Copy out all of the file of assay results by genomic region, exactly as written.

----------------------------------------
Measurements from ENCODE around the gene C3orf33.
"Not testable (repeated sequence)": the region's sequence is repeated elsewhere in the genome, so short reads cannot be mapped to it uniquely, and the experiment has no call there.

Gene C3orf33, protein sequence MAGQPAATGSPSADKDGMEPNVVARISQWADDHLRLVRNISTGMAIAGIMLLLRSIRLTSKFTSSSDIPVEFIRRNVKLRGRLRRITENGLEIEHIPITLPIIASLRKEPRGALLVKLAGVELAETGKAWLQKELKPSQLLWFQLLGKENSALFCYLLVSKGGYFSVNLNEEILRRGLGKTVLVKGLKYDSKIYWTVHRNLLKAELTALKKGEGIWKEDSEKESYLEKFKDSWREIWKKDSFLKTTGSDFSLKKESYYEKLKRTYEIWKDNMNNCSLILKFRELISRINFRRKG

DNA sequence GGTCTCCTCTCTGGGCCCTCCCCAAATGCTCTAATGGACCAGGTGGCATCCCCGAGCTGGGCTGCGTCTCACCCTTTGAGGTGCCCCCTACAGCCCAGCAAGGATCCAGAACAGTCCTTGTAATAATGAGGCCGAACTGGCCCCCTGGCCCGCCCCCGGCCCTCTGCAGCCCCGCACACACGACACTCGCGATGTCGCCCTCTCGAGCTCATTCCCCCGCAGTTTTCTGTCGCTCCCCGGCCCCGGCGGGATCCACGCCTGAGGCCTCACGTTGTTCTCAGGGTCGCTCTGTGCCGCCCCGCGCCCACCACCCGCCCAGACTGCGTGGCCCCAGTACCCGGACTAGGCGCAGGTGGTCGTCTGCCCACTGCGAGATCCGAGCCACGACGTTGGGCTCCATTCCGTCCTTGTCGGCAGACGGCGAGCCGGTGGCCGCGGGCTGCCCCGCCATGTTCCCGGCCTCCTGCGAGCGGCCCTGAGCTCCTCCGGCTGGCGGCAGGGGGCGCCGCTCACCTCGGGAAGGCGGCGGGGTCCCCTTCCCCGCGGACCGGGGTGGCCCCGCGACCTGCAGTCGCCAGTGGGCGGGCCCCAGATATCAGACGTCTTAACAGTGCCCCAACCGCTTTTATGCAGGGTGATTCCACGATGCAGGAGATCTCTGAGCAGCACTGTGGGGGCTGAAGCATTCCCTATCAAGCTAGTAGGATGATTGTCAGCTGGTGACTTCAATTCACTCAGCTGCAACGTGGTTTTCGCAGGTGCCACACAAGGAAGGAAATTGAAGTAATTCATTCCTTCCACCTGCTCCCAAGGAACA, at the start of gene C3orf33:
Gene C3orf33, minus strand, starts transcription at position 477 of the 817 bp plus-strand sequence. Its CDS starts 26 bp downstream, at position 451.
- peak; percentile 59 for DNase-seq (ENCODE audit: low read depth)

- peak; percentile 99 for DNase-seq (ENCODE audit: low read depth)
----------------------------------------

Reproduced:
Measurements from ENCODE around the gene C3orf33.
"Not testable (repeated sequence)": the region's sequence is repeated elsewhere in the genome, so short reads cannot be mapped to it uniquely, and the experiment has no call there.

Gene C3orf33, protein sequence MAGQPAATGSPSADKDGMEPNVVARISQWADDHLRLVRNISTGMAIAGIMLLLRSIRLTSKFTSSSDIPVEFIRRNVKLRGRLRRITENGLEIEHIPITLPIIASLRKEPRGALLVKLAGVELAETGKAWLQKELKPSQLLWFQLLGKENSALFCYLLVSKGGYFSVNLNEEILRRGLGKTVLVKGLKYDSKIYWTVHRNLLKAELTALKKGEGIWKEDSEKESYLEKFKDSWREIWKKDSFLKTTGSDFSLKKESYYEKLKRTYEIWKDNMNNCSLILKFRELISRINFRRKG

DNA sequence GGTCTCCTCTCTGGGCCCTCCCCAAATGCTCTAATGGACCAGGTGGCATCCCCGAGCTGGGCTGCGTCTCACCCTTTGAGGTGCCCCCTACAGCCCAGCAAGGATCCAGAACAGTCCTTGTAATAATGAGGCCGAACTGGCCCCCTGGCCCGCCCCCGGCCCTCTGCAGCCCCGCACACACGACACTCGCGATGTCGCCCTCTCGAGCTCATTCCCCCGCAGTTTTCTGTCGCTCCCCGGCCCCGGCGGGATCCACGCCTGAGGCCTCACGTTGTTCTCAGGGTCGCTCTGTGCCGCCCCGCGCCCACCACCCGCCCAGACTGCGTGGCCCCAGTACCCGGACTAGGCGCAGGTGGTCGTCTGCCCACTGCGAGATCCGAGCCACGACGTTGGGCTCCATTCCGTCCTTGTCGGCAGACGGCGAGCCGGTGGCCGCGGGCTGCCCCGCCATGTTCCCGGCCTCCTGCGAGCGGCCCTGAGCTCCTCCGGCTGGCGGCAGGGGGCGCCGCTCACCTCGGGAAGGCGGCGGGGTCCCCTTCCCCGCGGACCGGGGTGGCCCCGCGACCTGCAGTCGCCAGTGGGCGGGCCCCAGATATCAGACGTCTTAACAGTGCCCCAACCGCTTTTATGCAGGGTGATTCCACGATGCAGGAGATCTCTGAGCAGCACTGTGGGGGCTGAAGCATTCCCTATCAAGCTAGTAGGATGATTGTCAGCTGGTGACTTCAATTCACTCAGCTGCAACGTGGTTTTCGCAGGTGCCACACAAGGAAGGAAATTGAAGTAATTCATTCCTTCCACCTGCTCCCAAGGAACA, at the start of gene C3orf33:
Gene C3orf33, minus strand, starts transcription at position 477 of the 817 bp plus-strand sequence. Its CDS starts 26 bp downstream, at position 451.
- peak; percentile 59 for DNase-seq (ENCODE audit: low read depth)

- peak; percentile 99 for DNase-seq (ENCODE audit: low read depth)